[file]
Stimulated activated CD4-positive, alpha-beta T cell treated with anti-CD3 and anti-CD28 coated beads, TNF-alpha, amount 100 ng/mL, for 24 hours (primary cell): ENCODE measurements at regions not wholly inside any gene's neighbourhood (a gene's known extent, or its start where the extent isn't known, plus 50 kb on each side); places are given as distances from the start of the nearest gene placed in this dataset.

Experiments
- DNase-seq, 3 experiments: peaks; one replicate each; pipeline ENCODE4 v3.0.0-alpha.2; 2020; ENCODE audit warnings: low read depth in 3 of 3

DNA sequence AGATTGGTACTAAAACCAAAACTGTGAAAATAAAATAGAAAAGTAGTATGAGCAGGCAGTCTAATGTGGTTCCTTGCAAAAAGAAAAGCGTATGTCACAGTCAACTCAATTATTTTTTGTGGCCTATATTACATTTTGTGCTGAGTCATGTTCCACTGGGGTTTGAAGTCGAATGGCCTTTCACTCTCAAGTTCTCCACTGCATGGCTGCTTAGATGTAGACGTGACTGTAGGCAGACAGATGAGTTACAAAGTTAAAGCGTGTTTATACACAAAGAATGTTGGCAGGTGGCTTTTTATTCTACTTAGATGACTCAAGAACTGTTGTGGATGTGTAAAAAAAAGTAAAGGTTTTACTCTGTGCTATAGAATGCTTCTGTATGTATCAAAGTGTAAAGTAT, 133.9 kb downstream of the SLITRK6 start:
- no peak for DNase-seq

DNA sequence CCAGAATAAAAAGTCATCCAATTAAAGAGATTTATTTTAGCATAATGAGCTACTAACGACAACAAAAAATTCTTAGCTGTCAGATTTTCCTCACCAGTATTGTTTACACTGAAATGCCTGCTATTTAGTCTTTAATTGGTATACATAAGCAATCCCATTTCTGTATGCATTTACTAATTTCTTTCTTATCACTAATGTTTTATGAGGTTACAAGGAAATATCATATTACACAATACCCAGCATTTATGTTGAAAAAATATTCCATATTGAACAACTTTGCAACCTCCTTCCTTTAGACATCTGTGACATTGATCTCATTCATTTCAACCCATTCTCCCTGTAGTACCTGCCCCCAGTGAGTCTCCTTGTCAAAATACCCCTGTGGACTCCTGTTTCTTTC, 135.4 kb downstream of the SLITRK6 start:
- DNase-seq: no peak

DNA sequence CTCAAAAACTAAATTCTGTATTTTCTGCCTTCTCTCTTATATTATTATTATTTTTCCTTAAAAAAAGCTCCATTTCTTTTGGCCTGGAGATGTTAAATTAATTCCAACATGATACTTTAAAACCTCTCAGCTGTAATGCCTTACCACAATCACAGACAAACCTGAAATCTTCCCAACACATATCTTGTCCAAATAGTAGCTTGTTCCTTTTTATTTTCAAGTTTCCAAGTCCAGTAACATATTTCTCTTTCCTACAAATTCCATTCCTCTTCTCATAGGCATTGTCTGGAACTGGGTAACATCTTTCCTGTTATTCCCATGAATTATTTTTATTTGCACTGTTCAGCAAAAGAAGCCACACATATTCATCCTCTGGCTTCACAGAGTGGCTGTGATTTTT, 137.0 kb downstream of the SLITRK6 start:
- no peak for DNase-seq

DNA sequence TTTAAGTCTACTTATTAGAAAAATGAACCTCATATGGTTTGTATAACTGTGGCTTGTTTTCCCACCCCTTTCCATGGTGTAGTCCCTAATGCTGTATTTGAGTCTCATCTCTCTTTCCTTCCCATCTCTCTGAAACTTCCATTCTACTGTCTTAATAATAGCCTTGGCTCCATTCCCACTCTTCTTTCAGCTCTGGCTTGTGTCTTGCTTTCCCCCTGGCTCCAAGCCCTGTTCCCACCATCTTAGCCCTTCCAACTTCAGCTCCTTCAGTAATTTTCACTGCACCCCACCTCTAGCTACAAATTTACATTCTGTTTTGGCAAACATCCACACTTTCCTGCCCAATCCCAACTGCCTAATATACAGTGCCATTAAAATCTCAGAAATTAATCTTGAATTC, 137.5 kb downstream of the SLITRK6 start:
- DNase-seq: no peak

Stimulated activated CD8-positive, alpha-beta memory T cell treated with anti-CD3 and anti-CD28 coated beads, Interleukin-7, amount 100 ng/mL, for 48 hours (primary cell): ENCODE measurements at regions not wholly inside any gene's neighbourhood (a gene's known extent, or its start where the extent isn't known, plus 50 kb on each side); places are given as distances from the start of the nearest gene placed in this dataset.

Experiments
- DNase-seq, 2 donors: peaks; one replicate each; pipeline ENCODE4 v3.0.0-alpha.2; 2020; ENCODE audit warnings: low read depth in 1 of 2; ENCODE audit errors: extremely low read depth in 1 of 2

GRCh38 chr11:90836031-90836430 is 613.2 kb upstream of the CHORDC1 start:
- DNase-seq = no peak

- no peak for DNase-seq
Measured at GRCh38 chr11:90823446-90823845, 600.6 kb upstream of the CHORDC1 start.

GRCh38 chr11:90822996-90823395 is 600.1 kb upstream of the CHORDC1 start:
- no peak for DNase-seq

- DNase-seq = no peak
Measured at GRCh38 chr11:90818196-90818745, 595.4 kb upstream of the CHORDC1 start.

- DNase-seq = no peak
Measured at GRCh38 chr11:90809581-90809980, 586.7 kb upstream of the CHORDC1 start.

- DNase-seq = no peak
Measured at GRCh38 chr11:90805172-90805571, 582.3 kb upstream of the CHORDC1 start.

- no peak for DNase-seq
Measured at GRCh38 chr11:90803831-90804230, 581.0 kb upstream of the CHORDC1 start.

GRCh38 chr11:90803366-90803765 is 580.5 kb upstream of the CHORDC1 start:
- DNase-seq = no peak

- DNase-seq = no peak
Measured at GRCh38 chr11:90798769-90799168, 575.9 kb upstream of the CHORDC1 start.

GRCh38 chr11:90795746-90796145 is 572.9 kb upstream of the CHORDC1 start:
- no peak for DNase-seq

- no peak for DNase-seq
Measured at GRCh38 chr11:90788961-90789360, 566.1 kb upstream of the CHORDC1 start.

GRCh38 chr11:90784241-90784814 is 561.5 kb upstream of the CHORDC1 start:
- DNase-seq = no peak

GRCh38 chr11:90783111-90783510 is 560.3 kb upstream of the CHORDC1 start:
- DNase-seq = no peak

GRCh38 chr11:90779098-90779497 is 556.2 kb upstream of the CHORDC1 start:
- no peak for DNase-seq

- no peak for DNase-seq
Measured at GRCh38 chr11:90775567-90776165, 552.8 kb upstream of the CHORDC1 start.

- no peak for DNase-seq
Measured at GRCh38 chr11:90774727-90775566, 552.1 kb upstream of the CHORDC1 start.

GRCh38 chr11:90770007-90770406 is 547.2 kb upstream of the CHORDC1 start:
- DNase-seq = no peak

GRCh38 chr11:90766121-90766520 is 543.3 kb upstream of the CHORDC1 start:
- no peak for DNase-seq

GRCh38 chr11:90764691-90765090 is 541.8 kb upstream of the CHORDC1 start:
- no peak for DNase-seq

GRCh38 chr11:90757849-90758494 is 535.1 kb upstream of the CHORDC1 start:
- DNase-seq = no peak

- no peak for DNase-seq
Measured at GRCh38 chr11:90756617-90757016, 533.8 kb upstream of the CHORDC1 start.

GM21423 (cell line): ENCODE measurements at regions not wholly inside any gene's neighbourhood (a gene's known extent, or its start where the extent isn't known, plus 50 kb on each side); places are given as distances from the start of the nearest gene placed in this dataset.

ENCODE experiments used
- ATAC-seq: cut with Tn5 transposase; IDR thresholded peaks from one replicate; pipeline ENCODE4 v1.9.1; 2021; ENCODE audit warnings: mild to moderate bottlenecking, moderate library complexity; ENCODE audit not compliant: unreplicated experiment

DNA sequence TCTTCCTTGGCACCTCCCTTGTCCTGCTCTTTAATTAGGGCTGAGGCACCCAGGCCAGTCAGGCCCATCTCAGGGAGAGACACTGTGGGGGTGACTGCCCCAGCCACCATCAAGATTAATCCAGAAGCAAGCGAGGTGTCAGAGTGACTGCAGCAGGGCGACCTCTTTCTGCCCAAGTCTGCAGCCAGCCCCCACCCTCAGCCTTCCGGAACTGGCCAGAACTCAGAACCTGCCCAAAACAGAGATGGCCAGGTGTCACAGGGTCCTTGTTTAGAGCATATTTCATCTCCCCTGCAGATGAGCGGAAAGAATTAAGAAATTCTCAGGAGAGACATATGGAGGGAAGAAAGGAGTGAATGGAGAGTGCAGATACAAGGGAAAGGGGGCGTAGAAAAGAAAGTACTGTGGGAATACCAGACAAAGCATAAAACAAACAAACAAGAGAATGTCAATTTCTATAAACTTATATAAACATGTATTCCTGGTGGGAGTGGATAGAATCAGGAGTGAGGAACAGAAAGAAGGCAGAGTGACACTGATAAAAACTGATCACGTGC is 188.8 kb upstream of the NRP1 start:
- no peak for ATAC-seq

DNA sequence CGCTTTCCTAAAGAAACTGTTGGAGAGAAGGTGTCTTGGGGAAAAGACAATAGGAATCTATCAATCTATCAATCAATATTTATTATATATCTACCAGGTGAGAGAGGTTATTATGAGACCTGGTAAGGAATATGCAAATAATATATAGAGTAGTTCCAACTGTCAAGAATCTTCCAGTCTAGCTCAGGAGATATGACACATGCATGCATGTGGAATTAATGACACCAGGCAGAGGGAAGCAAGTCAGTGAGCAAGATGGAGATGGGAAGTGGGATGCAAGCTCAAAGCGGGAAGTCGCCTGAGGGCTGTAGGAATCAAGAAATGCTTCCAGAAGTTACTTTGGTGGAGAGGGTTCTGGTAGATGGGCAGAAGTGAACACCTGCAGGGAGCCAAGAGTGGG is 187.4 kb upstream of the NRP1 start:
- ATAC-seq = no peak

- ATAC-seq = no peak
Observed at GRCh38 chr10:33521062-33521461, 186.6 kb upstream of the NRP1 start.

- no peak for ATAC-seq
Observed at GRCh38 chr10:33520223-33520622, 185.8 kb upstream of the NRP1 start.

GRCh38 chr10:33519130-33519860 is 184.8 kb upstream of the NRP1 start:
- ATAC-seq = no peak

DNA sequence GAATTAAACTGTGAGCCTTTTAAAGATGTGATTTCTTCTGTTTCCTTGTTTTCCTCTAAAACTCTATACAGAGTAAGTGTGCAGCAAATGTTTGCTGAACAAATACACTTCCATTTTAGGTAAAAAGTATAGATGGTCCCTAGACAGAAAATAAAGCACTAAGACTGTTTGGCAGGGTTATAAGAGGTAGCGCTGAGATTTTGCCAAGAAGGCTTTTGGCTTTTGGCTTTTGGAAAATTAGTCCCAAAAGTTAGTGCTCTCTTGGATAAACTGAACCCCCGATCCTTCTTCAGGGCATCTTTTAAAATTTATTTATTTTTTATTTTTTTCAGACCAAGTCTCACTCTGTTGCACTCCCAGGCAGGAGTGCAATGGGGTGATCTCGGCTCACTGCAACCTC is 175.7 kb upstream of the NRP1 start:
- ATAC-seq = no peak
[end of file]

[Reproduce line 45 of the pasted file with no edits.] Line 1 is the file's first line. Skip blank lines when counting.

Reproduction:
- no peak for DNase-seq